Giant taxon-character matrices: Quality of character constructions remains critical regardless of size

Tiago R. Simões, Michael W. Caldwell, Alessandro Palci, Randall L. Nydam

Research output: Contribution to journalArticle

33 Citations (Scopus)

Abstract

Giant morphological data matrices are increasingly common in cladistic analyses of vertebrate phylogeny, reporting numbers of characters never seen or expected before. However, the concern for size is usually not followed by an equivalent, if any, concern for character construction/selection criteria. Therefore, the question of whether quantity parallels quality for such influential works remains open. Here, we provide the largest compilation known to us of character construction methods and criteria, as derived from previous studies, and from our own de novo conceptualizations. Problematic character constructions inhibit the capacity of phylogenetic analyses to recover meaningful homology hypotheses and thus accurate clade structures. Upon a revision of two of the currently largest morphological datasets used to test squamate phylogeny, more than one-third of the almost 1000 characters analysed were classified within at least one of our categories of “types” of characters that should be avoided in cladistic investigations. These characters were removed or recoded, and the data matrices re-analysed, resulting in substantial changes in the sister group relationships for squamates, as compared to the original studies. Our results urge caution against certain types of character choices and constructions, also providing a methodological basis upon which problematic characters might be avoided.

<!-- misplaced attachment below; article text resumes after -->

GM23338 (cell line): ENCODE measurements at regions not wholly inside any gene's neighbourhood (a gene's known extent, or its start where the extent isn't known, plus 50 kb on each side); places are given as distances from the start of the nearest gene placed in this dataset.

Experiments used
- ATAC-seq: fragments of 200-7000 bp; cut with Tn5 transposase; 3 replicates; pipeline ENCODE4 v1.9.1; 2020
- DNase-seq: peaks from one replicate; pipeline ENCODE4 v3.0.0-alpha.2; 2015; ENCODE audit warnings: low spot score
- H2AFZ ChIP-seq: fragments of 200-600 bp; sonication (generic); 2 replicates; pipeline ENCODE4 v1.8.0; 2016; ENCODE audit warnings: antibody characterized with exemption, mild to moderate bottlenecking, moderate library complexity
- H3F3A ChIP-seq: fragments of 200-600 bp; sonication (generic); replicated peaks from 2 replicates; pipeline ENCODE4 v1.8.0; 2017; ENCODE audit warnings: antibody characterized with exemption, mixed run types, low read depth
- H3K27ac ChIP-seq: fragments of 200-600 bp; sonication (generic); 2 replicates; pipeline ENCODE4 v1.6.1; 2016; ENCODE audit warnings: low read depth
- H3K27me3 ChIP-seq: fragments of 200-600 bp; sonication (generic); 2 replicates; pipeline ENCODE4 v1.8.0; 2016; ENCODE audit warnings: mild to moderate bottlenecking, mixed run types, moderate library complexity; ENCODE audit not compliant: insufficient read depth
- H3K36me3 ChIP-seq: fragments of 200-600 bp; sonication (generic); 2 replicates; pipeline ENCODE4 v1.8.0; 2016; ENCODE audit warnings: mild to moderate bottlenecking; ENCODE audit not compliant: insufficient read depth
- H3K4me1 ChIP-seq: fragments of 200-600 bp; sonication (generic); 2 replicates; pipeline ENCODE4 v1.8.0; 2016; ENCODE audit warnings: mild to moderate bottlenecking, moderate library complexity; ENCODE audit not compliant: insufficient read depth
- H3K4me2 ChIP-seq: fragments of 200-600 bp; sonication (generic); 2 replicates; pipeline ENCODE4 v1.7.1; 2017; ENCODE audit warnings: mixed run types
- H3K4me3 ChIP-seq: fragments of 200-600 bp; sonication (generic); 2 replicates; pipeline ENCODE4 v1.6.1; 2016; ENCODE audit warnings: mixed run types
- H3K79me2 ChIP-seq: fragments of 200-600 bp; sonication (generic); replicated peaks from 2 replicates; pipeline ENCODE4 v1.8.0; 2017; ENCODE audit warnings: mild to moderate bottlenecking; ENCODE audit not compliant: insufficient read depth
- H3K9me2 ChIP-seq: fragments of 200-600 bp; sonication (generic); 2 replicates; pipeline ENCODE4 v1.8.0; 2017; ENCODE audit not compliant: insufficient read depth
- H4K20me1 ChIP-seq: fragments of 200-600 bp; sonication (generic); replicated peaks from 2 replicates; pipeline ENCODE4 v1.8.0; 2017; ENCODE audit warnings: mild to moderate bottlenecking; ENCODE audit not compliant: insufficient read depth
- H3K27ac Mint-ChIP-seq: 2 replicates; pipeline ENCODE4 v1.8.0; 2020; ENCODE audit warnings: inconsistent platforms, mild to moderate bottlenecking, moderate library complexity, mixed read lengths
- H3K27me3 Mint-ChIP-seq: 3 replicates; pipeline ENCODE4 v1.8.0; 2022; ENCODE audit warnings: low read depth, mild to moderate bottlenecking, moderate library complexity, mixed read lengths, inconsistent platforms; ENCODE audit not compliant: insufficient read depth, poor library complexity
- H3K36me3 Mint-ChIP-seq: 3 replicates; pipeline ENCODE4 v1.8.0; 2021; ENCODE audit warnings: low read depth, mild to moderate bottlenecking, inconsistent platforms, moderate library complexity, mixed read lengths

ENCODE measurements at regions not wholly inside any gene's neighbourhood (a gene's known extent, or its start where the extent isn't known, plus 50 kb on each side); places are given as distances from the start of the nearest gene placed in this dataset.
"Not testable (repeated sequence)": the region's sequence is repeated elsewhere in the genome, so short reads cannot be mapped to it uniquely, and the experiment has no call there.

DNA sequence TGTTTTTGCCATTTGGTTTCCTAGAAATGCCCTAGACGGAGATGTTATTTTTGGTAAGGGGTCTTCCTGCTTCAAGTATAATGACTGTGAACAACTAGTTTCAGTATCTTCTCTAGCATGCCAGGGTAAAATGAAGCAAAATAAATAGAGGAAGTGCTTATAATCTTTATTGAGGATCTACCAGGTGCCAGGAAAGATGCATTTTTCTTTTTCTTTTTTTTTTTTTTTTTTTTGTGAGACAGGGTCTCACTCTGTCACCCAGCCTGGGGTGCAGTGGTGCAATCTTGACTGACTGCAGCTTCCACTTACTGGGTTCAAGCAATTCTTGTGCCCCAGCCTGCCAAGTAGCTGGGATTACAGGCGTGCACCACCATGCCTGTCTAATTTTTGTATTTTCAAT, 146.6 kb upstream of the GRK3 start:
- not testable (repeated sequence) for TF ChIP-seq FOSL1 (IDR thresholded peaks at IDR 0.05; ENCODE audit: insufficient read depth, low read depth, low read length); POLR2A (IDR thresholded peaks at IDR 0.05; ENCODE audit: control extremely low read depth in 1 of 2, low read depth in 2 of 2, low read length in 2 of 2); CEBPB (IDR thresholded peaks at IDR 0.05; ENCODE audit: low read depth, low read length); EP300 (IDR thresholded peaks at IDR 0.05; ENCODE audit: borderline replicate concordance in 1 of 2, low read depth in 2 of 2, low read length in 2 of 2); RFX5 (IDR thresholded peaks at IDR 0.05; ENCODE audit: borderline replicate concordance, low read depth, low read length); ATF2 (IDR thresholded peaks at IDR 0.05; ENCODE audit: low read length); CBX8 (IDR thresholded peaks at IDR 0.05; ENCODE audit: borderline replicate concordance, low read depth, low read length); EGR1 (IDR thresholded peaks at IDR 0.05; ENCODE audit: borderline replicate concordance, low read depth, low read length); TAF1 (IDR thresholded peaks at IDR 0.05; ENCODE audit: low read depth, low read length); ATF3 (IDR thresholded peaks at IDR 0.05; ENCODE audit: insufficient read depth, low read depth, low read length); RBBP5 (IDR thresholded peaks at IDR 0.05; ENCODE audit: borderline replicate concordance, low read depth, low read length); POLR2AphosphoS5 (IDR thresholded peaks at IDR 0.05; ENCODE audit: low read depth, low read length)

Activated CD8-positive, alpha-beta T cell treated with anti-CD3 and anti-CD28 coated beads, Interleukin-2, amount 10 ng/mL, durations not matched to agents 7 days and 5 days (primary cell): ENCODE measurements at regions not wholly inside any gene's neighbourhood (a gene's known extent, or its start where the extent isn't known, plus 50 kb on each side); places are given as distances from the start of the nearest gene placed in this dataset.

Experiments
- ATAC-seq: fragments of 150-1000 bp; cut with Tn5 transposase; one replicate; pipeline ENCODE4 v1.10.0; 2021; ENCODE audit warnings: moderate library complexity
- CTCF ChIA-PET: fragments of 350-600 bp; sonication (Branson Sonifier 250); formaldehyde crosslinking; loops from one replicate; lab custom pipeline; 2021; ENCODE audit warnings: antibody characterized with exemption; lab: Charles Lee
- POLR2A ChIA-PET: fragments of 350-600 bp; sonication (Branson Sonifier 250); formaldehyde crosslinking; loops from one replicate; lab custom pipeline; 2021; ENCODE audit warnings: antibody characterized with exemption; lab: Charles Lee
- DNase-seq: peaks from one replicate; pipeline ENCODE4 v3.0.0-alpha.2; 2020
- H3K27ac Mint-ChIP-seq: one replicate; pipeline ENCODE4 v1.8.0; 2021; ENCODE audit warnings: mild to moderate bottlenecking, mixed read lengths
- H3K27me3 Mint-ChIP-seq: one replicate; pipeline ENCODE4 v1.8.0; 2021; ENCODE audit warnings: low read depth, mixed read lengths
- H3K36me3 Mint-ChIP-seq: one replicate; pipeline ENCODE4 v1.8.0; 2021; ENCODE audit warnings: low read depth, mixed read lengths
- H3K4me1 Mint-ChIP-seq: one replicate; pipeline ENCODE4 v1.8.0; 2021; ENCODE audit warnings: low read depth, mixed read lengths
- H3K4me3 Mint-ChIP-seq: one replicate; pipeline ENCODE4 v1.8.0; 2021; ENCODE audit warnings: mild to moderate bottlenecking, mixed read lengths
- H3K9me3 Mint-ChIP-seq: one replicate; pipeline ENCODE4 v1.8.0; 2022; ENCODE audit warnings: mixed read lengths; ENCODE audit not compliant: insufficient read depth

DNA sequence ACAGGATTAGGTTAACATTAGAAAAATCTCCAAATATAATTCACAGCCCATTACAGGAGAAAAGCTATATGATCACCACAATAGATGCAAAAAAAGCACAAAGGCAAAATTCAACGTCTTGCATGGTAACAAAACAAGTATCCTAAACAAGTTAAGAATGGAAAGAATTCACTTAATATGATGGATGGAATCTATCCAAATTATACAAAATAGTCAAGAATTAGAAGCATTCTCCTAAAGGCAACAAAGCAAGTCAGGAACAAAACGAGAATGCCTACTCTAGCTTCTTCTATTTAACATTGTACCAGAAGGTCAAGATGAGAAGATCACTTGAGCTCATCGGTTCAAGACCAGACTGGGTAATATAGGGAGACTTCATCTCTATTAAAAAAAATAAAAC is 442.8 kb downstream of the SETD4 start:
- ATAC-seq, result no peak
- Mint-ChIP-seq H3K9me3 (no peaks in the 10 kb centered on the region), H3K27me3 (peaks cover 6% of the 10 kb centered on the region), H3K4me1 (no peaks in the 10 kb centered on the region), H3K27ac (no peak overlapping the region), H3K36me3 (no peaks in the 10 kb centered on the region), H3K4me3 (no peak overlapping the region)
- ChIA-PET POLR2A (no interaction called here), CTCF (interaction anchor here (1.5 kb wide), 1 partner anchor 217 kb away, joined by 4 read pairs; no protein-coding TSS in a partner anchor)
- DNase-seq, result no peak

Original languageEnglish
Pages (from-to)198-219
Number of pages22
JournalCladistics
Volume33
Issue number2
DOIs
Publication statusPublished - 1 Apr 2017

Keywords

  • character constructions
  • taxon‐character matrices
  • cladistic
  • Giant morphological data matrices

Fingerprint Dive into the research topics of 'Giant taxon-character matrices: Quality of character constructions remains critical regardless of size'. Together they form a unique fingerprint.

  • Cite this